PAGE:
“There needs to be transparency.”“We need to know why we’re bombing people, the real reasons.”“We need to not be lied to.”“We need to be tearing walls down, not building walls.”
This is the political ideology of Tim Commerford: a man who has been at the forefront of political activism for over twenty years.
As one quarter of the dangerous and controversial Rage Against the Machine, the bassist became notorious in the 90s for causing a ruckus. With such incendiary lyrics as “Weapons, not food, not homes, not shoes / Not need, just feed the war cannibal animal”, “No shelter if you’re looking for shade / I lick shots at the brutal charade” and “Fuck you, I won’t do what you tell me”, the band soon became the voice of a disenfranchised, post-Cold War generation.
But even Rage Against the Machine’s lengthy hiatus – which began in 2011 and shows no signs of ending soon – hasn’t stopped Tim Commerford’s anti-establishment antics.
On 26th July, flanked by friends, fans and his brand new band, Wakrat, he brought the war to the British government’s doorstep with a protest in Parliament Square.
But what is it about the UK that made Tim want to broadcast a blatant “fuck you” to its political elite?
“Well it’s the same as it is in America,” the bassist explained, mere hours before hitting the streets of London.
“We call it the ‘United States’ but the states really aren’t united, they’re all different. The laws are different within each state and the people are different.“The United States could be seen as a microcosm of the world, and it needs to change. We’re all earthlings, the planet is priority number one and racism is not OK. That’s what it’s all about.“I’m not a political scientist; I’m a student of angry politics. I love throwing a wrench in the system. I get a kick out of it. Any time I have an opportunity to go out and make people mad, my hand goes up, I’m in!”
The British referendum to exit from the European Union in June also partially fuelled the protest. It was a vote that Commerford sees as a perpetuation of intracontinental division and politically-charged racism.
“I was at KLOS, a radio station in America, and I was on [Sex Pistols guitarist] Steve Jones’ ‘Jonesy’s Jukebox’. That was the day that Brexit happened and I was telling Steve Jones how much of a fan I was; I loved the Sex Pistols when I was a kid, they were my favourite. He asked ‘Do you want to do a song? What song do you want to do?’ So I said, with the whole Brexit thing, ‘Let’s do “Anarchy in the UK”.’“So I’ve been paying attention to what’s happening and again, to me – I’m just a simple person, I’m not a Harvard grad, I just like to break things down into their simplest form – it feels like racism. That’s what it feels like. You can’t just blame people in a blanket and say ‘All Muslims are this, that and the other.’ Here in England, I think you guys have a million and a half Muslims that live here, so it’s important that you’re careful and you’re not racist.”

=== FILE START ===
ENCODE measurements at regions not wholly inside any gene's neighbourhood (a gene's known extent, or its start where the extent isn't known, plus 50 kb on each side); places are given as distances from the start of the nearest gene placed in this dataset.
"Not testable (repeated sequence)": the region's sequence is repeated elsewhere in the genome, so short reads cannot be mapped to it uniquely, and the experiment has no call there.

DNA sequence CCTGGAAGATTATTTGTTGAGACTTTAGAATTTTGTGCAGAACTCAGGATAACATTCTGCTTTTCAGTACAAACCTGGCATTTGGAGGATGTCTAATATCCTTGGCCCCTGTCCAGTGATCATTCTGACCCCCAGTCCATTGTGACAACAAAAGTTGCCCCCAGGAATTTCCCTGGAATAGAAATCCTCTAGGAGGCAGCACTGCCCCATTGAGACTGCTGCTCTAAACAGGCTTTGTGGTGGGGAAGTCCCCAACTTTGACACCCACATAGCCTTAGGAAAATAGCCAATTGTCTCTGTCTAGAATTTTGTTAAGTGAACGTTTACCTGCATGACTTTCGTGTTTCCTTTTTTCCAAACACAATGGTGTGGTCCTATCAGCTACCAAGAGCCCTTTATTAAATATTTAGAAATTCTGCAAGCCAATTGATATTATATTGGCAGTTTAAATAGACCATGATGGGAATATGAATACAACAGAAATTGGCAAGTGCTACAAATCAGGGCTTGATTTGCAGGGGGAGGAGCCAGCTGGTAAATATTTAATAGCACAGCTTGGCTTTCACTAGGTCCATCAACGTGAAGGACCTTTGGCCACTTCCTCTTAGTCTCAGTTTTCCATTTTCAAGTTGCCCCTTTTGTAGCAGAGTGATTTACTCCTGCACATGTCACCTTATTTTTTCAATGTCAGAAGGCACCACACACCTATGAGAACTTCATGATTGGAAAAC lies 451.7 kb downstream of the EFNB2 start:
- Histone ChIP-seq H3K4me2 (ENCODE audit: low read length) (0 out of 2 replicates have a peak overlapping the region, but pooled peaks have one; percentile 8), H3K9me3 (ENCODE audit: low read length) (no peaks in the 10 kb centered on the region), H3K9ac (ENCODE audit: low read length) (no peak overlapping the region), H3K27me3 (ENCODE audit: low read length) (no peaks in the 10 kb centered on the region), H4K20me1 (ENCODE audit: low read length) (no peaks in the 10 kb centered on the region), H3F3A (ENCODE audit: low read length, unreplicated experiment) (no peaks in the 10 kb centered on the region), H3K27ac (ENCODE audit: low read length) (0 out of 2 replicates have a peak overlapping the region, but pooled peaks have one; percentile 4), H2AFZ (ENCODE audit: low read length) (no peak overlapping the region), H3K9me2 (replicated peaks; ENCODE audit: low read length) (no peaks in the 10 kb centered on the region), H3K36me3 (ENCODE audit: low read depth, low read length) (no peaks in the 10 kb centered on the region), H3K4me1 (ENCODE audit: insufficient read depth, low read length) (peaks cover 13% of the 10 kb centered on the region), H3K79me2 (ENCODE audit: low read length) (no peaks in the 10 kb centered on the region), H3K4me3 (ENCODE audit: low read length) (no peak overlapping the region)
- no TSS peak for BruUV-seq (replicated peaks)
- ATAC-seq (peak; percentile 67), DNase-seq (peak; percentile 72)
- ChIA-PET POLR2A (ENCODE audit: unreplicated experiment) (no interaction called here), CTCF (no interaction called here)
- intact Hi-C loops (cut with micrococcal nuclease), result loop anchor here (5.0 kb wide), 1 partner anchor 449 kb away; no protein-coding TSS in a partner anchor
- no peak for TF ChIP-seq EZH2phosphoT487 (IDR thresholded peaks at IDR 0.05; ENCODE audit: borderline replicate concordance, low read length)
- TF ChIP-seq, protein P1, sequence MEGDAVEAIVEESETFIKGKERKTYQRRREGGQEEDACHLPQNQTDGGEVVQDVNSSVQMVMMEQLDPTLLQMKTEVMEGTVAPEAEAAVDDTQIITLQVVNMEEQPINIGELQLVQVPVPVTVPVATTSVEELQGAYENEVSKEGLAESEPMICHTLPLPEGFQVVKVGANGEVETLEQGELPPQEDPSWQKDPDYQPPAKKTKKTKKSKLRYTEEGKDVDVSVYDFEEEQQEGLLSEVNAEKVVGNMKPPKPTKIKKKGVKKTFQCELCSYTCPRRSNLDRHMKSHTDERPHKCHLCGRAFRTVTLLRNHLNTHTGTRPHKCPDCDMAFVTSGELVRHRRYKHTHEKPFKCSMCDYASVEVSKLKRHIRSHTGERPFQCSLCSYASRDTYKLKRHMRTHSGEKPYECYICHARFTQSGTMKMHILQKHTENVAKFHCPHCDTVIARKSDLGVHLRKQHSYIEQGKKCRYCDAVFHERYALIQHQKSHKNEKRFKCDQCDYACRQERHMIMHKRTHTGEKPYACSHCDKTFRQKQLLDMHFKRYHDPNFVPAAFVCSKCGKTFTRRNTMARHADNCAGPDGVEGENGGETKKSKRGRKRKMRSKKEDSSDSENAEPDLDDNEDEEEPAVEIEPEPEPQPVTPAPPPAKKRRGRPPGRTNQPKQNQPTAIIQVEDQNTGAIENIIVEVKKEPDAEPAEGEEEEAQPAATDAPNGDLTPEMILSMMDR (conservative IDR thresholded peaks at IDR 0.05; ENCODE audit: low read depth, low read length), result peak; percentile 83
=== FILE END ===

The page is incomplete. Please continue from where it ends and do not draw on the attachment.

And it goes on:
His bandmates in Wakrat, who joined him at the London protest and played a show that same night at Camden’s Black Heart, have also had their eye on the state of the UK.
“Like Tim said, it’s just racism,” said drummer Mathias Wakrat.“It’s like what’s going on with Trump in the US. It’s the same reaction; people go and vote for this kind of thing because they’re becoming racist. They’re mixing up terrorism and Islam. My brother-in-law is Muslim, he’s from Jordan, and he’s shocked by it. People are getting confused.”
The protest peaked with Wakrat’s guitarist Laurent Grangeon planting a flag in Parliament Square’s centre, naming the ground the “Republic of Wakrat”. But, despite this, the band also refuses to be a one-note act that focusses only on politics.
“The band is not only about politics, it’s about the music too,” Mathias said.“It’s about playing something that you won’t hear on the radio and playing what we would like to hear. It became political when we said what we don’t like in the world. We play the music that we like and say the things that we like. So it turns political, but we never said ‘Let’s get political.’”“We didn’t do that with Rage either,” Tim added.“We never discussed that when we made our first album. It’s just that these are the people we are and this is the music we like.”